7 tips to avoid getting stranded by airlines when things go wrong

May 24, 2022

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It’s shaping up to be a “sold-out summer.”

With record numbers of travelers expected to take to the skies, experts warn of full flights, crowded hotels and packed tours once you’re finally at your destination.

While the increased demand is undoubtedly good news for airlines’ bottom lines, considerable headwinds are facing the industry.

Perhaps the biggest question is whether the carriers can operate a full, pre-pandemic schedule, something that hasn’t been done since 2019 when staffing issues weren’t as much of a problem.

Air travel “meltdowns” have occurred with increased frequency throughout the pandemic, especially during busy holiday weekends. All it seemingly takes is a single weather event or disruption somewhere in the country to cause a domino effect of disruptions across an entire network.

If Mother Nature doesn’t cooperate this summer, it could take days to get reaccommodated on a new flight.

Here are TPG’s top seven tips to avoid getting stranded by airlines when things go wrong.

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In This Post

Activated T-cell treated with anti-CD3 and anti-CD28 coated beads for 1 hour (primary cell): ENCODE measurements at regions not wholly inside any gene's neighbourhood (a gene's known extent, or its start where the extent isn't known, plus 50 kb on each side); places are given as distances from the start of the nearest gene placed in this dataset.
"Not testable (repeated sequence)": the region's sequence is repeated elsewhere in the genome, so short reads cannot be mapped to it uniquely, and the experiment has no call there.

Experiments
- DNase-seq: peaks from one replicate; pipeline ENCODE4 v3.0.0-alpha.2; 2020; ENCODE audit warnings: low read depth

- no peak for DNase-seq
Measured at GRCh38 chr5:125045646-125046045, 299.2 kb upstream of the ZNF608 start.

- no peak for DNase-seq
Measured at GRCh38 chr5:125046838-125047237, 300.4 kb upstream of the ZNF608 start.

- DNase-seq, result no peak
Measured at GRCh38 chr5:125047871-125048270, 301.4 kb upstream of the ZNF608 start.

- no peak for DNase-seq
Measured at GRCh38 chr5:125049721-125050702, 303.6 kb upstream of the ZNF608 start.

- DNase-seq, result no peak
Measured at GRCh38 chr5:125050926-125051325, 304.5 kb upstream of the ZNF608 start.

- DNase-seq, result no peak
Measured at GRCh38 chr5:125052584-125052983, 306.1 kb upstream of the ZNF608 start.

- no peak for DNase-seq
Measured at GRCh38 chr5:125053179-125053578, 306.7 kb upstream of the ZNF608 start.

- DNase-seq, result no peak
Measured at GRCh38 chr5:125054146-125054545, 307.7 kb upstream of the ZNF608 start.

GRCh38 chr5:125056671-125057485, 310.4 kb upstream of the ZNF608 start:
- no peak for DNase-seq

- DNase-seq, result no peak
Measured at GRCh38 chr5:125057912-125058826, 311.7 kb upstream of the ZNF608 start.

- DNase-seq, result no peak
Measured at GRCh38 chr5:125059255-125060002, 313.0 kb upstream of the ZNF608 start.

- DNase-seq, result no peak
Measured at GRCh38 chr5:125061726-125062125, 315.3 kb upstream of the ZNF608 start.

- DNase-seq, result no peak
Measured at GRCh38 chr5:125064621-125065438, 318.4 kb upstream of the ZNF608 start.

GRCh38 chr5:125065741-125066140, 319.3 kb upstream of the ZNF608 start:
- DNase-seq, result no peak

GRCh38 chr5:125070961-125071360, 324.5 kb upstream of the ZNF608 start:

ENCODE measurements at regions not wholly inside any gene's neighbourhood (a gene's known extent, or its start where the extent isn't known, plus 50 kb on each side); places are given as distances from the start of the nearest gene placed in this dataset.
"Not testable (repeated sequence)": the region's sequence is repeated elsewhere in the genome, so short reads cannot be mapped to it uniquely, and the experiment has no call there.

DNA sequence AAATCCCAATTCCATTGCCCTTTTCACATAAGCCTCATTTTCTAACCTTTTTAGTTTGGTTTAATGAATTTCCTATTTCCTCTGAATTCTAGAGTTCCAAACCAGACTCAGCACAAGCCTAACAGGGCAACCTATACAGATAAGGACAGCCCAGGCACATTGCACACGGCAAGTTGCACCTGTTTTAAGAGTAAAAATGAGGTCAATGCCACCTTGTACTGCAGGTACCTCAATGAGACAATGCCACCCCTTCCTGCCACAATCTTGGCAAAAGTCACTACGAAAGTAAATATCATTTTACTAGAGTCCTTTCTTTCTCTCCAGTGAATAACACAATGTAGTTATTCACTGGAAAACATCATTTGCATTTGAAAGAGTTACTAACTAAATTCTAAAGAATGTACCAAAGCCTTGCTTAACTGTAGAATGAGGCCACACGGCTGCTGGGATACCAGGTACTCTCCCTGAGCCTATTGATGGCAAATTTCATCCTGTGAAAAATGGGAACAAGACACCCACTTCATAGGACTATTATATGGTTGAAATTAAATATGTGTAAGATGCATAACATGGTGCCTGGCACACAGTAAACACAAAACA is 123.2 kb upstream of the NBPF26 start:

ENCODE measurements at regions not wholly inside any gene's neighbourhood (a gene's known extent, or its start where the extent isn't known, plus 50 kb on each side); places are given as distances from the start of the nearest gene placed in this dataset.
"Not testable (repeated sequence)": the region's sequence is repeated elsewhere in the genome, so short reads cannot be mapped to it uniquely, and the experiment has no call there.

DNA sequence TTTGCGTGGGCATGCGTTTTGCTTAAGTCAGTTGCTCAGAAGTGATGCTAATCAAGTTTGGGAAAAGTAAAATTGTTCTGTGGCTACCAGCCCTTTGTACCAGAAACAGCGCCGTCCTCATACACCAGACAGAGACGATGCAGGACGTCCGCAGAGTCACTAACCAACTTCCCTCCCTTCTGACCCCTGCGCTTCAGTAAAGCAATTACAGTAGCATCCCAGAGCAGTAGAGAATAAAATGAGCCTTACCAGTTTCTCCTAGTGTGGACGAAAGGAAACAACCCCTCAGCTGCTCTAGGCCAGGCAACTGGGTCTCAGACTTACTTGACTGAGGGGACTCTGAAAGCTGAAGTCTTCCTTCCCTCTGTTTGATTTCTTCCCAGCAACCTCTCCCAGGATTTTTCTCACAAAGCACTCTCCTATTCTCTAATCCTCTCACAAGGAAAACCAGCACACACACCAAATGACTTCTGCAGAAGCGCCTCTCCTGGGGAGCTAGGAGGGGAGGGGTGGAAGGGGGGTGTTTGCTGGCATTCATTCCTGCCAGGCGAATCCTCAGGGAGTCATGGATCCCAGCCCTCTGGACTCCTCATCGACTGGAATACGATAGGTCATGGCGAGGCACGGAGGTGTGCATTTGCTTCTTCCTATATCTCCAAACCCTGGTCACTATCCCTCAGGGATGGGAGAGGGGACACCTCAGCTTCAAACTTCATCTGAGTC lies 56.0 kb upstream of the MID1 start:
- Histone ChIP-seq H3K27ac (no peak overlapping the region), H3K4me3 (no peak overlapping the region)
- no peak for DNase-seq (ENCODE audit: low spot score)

Book the earliest flight

If you absolutely need to be somewhere on time, it usually pays to take the first flight of the day.

For one, the aircraft operating the first flight in the morning usually spends the night at the departure airport. This means you typically won’t need to wait for a (delayed) inbound aircraft or worry about air-traffic control delaying the arrival of your plane.

(Photo by Zach Griff/The Points Guy)

Plus, thunderstorms — a leading cause of delays in the summer — typically begin developing later in the day. Departing before any possible weather disrupts an airline schedule should improve your chances of landing on time.

Master your backup plan

These days, it’s become incredibly important to travel with a backup plan.

If your flight gets delayed or canceled, you’ll want to figure out an alternative option. You might get rebooked automatically by your airline, but the replacement itinerary may not necessarily work for your schedule.